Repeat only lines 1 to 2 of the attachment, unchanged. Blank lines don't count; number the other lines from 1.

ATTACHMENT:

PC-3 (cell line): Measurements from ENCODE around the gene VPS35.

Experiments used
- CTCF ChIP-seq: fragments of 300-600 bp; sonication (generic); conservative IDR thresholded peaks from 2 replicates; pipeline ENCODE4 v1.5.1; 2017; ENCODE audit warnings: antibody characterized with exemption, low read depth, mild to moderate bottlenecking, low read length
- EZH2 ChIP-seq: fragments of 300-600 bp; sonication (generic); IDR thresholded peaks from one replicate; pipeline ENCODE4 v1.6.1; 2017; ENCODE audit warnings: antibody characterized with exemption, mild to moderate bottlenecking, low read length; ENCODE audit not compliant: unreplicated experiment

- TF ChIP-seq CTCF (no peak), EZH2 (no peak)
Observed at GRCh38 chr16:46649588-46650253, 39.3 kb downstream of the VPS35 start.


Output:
PC-3 (cell line): Measurements from ENCODE around the gene VPS35.

Experiments used